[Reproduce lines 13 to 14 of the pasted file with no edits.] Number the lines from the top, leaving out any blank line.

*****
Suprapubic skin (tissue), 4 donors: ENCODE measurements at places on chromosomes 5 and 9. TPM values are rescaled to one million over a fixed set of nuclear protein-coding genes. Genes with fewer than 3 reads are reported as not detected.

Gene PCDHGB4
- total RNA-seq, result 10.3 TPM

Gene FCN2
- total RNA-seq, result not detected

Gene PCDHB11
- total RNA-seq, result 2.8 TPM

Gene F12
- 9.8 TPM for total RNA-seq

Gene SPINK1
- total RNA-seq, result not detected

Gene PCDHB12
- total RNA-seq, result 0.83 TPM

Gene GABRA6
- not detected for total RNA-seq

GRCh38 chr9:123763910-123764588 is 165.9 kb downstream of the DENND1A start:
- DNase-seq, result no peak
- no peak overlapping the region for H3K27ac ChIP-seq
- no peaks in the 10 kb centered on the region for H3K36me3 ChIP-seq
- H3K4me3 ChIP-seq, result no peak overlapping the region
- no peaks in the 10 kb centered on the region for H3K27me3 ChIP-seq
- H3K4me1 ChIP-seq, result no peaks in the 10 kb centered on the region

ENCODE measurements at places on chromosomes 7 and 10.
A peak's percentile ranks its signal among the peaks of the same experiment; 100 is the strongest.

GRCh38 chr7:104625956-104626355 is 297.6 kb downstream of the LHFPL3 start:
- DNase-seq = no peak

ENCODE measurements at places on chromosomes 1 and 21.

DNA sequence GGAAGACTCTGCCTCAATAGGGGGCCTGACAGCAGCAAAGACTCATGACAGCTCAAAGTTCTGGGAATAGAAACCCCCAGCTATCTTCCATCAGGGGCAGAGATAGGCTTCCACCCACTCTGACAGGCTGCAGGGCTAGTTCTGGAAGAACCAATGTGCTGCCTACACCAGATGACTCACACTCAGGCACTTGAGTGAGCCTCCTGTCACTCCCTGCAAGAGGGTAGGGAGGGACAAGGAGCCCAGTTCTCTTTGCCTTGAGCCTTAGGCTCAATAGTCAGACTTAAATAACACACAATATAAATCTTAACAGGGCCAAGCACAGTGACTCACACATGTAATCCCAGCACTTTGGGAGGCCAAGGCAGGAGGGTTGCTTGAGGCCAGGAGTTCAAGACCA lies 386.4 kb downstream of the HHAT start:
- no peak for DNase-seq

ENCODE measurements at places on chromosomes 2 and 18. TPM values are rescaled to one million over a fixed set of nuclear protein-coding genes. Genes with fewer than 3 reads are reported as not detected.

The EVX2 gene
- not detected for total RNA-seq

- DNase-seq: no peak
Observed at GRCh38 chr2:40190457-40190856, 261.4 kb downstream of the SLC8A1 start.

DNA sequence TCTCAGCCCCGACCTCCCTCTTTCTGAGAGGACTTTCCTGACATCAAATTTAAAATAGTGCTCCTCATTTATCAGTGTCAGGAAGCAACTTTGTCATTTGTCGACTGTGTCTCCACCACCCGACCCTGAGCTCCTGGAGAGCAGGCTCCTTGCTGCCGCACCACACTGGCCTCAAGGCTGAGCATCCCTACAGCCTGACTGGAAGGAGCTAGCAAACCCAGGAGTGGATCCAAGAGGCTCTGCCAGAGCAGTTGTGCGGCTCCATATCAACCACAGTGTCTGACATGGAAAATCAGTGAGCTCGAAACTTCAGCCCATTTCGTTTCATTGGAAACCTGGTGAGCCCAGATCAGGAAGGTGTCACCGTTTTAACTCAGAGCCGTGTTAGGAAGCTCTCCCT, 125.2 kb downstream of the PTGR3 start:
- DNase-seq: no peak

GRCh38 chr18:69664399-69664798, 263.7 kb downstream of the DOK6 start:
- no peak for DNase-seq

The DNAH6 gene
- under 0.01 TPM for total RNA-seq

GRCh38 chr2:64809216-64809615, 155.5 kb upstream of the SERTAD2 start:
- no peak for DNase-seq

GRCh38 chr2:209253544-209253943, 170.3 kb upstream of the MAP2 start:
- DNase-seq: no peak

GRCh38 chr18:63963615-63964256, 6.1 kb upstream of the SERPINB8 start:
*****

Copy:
- total RNA-seq, result 0.83 TPM

Gene GABRA6